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The government is stockpiling almost 400,000 doses of Favipiravir – an antiviral drug touted as a treatment for Covid-19 – in case of a second-wave outbreak while pushing domestic manufacture to reduce reliance on imports.
“The Government Pharmaceutical Organisation [GPO] has imported 187,000 tablets of Favipiravir from Japan and China – 100,000 have been delivered to hospitals nationwide while the GPO has stored 87,000 as a reserve, said Nuntakan Suwanpidokkul, director of the GPO’s Research and Development Institute, on Tuesday (May 19).
“By the end of May we will receive another batch of 303,860 tablets that we ordered, which will increase our reserve to nearly 400,000 tablets, enough to treat patients in case there is a second wave of outbreak.”
Treatment of each Covid-19 patient requires up to 70 tablets of Favipiravir.
Nuntakan added that the GPO is researching techniques to efficiently manufacture Favipiravir domestically to reduce reliance on expensive imports.
“We expect the semi-industrial-level manufacturing to begin by early 2021, but it will take another year or so after that to perform clinical tests and register the drug. So, the domestic version of Favipiravir should be ready for public use by 2022, at the earliest.”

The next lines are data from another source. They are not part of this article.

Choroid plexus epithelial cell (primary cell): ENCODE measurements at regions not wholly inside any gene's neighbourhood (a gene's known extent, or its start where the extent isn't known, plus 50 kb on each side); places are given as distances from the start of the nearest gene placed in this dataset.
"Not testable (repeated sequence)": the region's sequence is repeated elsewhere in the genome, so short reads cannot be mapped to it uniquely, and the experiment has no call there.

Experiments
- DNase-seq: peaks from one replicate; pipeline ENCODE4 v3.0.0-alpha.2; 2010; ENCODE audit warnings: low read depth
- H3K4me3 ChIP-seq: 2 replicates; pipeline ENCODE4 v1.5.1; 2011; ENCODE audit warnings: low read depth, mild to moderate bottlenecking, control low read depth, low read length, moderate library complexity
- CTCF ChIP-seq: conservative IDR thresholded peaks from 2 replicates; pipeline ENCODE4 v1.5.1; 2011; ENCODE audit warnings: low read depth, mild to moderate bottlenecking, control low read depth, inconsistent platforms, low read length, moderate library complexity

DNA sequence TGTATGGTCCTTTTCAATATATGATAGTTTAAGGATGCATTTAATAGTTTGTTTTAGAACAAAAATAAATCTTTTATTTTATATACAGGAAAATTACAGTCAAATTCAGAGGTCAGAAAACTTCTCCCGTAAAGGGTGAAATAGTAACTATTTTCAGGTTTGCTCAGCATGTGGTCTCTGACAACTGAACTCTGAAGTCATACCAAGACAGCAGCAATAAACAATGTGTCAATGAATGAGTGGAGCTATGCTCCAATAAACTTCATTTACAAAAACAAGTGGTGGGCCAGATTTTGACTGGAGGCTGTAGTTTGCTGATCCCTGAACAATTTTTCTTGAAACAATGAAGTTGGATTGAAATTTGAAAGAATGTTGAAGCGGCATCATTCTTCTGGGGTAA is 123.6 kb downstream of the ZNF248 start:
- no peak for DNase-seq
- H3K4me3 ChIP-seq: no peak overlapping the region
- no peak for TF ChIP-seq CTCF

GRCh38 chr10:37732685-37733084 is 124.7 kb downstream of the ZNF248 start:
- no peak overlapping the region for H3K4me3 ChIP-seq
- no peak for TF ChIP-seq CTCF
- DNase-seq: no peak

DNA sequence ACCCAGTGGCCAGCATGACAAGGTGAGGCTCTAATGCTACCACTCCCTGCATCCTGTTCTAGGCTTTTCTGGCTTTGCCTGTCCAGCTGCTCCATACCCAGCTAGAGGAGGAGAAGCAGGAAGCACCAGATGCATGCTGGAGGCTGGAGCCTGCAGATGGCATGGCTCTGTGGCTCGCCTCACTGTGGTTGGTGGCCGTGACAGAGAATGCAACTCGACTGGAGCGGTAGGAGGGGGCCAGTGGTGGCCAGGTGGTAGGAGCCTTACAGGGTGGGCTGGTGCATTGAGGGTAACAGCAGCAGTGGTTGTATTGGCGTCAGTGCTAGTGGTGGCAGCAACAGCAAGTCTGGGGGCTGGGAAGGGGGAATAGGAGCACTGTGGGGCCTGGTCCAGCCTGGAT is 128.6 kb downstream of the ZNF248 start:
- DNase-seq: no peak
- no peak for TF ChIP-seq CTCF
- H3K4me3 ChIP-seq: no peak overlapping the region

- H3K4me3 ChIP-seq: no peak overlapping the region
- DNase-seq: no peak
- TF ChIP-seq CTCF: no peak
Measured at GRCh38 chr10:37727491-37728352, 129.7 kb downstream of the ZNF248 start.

She revealed the GPO is working with the National Science and Technology Development Agency (NSTDA) on research into ways to synthesise raw materials to manufacture Favipiravir.
“The research is showing promising results and should complete within 3-6 months, after which we will be able to further reduce the cost of manufacturing the drug by using local raw materials,” she added. “The GPO is considering investing in more advanced manufacturing facilities to cope with high demand for Favipiravir in the future, as well as to manufacture other drugs for domestic consumption.”
— © Copyright The Nation Thailand 2020-05-19